Oh the magic of Rivers. Few out door adventures offer the ability to completely escape day to day life the way river trips do. When you put on the river and float downstream, often cut off from roads and cell service, it can be liberating and scary. Once the put-in is out of sight you don’t miss what you have left behind, rivers in the West will amaze you with their scenery, wildlife, geology, flora and history.
Your guides will teach you different paddle strokes and go over commands so you and your fellow rafters can work together as a team. Once the instruction is taken care of your guide will undoubtedly entertain you with history, fun facts and many a tall tale. River trips allow you to have a wilderness experience while being self-supported and self contained. It’s an amazing way to experience the outdoors with family and friends. Bonds made on the river endure, as you really learn to trust each other and work together as a team.
Whether you are floating calm water or navigating challenging rapids rafting out West has something for everyone. Fortunately rafting in the West offers something for every ability and thrill level. You can tour the states and get to know the best of Colorado, Wyoming, Utah and Arizona on a variety of rafting trips for every level. Below I listed some of my favorite rivers for whitewater rafting. Outfitters offer a variety of trips that make it possible to slip away for a few hours, days or even longer. Most outfitters can customize trips for groups and help you find lodging, places to eat and other area attractions.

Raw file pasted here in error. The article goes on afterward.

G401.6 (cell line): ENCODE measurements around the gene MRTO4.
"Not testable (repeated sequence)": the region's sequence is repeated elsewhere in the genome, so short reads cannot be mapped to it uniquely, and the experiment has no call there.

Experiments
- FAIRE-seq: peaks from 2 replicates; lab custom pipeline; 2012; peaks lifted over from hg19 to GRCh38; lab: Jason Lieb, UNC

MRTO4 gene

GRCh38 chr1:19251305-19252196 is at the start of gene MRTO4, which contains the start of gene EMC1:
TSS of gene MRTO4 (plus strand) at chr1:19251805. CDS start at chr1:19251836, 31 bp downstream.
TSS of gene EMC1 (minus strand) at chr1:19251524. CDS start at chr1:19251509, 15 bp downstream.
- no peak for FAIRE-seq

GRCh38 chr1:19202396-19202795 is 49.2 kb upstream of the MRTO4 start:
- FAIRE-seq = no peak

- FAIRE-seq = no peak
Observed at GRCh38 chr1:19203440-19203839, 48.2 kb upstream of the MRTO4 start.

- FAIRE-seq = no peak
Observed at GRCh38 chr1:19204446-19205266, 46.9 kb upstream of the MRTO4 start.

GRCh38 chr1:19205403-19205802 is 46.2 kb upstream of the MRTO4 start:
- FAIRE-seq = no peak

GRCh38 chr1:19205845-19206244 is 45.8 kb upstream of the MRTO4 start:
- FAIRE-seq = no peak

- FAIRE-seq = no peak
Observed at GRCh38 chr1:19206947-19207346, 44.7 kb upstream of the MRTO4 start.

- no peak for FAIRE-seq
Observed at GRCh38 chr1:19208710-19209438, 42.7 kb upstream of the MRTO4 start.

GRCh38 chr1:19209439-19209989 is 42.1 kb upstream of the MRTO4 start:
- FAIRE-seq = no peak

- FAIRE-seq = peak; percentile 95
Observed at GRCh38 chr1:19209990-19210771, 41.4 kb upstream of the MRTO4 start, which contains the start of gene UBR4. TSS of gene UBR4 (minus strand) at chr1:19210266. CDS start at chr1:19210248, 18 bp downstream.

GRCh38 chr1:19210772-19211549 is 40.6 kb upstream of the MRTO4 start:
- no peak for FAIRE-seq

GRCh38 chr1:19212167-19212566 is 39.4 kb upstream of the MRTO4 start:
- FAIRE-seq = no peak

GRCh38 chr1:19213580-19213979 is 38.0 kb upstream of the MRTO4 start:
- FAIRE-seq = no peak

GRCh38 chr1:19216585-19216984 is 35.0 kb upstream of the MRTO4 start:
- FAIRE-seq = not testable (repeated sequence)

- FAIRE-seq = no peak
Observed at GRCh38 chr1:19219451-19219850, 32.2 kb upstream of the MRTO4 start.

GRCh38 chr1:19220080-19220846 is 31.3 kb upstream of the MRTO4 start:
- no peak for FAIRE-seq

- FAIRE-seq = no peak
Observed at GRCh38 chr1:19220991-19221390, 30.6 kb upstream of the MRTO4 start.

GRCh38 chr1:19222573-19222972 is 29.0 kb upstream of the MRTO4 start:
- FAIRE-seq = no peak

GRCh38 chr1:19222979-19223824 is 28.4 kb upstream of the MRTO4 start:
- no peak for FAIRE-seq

The Royal Gorge is the deepest canyon in Colorado. Just a mere 50 ft wide at the bottom, Royal Gorge is a 10-mile steep narrow canyon on the Arkansas River. The canyon features spectacular 1000-foot granite cliffs and you’ll float under the Royal Gorge Bridge, one of the highest suspension bridges in the world at 1118 feet above the ground. You will paddle like you mean it as you ride the big waves through rapids like Sunshine Falls, Wall Slammer and Boat Eater. With class III-IV whitewater the Royal Gorge offers some of the best whitewater rafting in Colorado.
The Snake River-Wyoming
Few Rivers can complete with the views of the Snake River, depending on which section you raft you’ll be looking at the Teton Mountain Range, Grey’s national Forest and the limestone cliffs of the Snake River Canyon. Eagles, moose, osprey and beavers are just a few of the wild animals you will see. With rapids ranging from mild to wild, there is something for everyone. The Snake River is a very family friendly river to raft. You can expect to hear many tales of the Old West as this area has a colorful and rich history.